Not enough points

I’d forgotten all about this short story that I wrote a few weeks ago, using this prompt from the Writers Digest website: Write a short story, of 700 words or fewer, that begins with the following line of dialogue: “You don’t have enough points, sir.”

 
         “You don’t have enough points, sir.” I apologized to the small boy who had tried to buy a bottle of cheap perfume with the points on a store loyalty card. He looked around ten years old and I couldn’t help being reminded of Oliver Twist, by the boy’s skinny frame, tatty old clothes and timid expression. 
        “You need 480 points to buy this, but you only have 120.” I explained sympathetically.
        “That’s ok,” the boy replied, looking disappointedly at the floor. “I guess I’ll just leave it then.” He took back the card with a small hand, left the perfume bottle at the counter and reluctantly trudged out of the shop.
        The shop was quiet, so my boss agreed to let me take my break. I needed to go to the bank, which was only across the street, so I stepped out of the pleasantly warm shop into the freezing February air, without going first to get my jacket. I was stopped in my tracks by the sight of the small boy crying on the doorstep. My heart filled with pity and I gently approached him. 
        “What’s wrong?” I asked.
        He looked at me with his large, brown eyes and replied that he had wanted to buy the perfume for his mother.
        “That’s alright,” I replied soothingly. “You can come back another time, when you have more money.” 
        “But my mum is really sick and may die soon!” he wailed mournfully. “That’s her favourite perfume and I know it will cheer her up.”
          I froze on the spot, shivering with the cold and shock of the child’s sorrowful tale. I wanted to do something to help him, and not knowing what words of condolence to give, decided to hasten back into the shop, to retrieve the perfume and some sweets and toys to cheer the boy up. I knew the small treats would be nothing compared to the loss of a parent, but I had to do something.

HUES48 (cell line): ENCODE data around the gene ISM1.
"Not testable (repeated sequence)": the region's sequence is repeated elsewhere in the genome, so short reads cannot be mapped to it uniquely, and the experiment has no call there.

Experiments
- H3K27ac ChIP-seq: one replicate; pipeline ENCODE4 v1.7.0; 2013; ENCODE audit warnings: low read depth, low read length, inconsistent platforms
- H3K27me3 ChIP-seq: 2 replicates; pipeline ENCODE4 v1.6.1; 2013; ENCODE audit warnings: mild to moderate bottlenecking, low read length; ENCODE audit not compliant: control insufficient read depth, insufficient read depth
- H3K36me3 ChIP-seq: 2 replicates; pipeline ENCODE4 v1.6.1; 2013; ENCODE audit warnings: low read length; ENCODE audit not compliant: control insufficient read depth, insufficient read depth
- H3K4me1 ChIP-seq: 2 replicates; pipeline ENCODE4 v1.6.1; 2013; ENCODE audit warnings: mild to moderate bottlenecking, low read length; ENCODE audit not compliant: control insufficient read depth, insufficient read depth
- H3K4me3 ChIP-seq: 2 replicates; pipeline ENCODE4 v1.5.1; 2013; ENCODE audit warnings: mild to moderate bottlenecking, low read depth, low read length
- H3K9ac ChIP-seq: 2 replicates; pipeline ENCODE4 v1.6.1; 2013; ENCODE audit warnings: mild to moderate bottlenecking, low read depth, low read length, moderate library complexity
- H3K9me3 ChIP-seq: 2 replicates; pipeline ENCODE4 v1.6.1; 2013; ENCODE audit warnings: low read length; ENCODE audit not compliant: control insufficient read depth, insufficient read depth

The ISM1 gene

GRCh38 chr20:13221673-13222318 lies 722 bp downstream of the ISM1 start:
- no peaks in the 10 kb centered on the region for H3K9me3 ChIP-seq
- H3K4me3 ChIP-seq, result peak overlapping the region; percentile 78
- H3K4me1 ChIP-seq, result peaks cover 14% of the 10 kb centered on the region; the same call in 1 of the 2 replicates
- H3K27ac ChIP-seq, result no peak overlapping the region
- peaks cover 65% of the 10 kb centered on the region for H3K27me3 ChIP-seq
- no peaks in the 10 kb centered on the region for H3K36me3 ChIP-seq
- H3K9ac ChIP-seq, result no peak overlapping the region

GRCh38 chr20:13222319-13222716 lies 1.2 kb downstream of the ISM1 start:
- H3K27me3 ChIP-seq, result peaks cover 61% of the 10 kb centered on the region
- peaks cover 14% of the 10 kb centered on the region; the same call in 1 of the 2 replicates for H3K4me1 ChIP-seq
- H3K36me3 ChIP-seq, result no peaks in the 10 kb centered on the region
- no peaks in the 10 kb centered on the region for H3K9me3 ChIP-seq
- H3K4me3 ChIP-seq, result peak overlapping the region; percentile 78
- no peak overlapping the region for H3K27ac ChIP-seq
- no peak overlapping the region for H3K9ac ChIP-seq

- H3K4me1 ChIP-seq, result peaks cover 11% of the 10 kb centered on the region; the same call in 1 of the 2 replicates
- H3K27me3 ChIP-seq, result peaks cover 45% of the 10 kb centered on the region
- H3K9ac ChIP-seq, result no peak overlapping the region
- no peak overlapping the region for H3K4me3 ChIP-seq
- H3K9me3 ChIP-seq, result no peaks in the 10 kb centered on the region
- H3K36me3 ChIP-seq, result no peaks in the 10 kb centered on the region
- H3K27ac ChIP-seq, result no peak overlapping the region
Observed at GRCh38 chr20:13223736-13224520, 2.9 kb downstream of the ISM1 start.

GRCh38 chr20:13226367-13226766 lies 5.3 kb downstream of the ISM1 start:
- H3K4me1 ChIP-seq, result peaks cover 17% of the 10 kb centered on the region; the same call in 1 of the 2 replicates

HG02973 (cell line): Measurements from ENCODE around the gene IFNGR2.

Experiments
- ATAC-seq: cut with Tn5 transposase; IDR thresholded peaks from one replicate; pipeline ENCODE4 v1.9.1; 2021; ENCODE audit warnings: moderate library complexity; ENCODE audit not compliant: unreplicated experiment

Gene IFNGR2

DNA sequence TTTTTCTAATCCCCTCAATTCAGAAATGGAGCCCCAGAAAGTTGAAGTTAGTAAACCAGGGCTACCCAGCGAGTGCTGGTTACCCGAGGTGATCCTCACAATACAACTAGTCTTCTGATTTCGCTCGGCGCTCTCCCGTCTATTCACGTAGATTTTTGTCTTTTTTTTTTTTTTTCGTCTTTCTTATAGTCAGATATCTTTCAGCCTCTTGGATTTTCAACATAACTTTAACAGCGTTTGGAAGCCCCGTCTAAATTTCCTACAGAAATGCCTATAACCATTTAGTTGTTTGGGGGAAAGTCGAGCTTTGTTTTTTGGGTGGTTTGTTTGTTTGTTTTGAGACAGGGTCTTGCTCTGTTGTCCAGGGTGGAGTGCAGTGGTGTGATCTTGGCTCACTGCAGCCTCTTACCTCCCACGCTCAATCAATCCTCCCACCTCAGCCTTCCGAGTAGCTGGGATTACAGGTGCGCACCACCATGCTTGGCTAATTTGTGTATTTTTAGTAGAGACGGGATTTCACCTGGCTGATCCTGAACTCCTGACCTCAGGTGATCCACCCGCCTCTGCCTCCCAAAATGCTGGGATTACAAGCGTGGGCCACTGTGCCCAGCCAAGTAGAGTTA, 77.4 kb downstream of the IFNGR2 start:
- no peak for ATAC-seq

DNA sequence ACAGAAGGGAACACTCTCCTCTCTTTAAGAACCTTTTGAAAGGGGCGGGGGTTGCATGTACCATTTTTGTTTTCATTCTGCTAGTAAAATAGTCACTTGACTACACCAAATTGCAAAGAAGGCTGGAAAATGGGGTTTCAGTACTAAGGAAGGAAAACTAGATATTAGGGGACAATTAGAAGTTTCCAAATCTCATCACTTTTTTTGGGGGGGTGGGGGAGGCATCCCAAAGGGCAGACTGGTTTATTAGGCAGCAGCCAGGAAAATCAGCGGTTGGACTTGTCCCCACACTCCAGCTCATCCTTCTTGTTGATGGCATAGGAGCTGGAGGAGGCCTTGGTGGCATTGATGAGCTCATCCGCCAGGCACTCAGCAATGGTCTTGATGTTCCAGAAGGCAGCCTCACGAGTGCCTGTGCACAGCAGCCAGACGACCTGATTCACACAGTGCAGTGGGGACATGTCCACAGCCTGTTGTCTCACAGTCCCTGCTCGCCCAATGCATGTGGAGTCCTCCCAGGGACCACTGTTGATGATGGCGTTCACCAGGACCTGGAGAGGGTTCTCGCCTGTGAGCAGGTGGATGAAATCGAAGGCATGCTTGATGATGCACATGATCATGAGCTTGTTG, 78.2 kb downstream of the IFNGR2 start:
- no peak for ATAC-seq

The boy smiled weakly and thanked me, wiping his tears on his ragged sleeve and clutching the bag of gifts tightly. I hurried over to the bank, knowing that my gesture had been feeble, but unsure of what else I could do for the poor child. 
By the time I returned to the shop, the boy had already left the doorstep. I resumed my shift, using my card to pay for the items I had given to the boy. I was happy to have done a good deed, the child had deserved some cheering up, and it had only cost me a few pounds.
        At the end of my shift, I was surprised to see a large group of ten or eleven year olds, gathered around a bench at the very end of the high street. These kids seemed to be haggling over prices with one particular child, as if at a market stall. When I came closer to the group, I realized that the child at the centre of all of this activity was the same boy from the shop that morning. To my dismay, he was selling the items that I had given him, along with a vast quantity of other toys, snacks and inexpensive jewelry, that he had undoubtedly collected from other unsuspecting shop workers that day.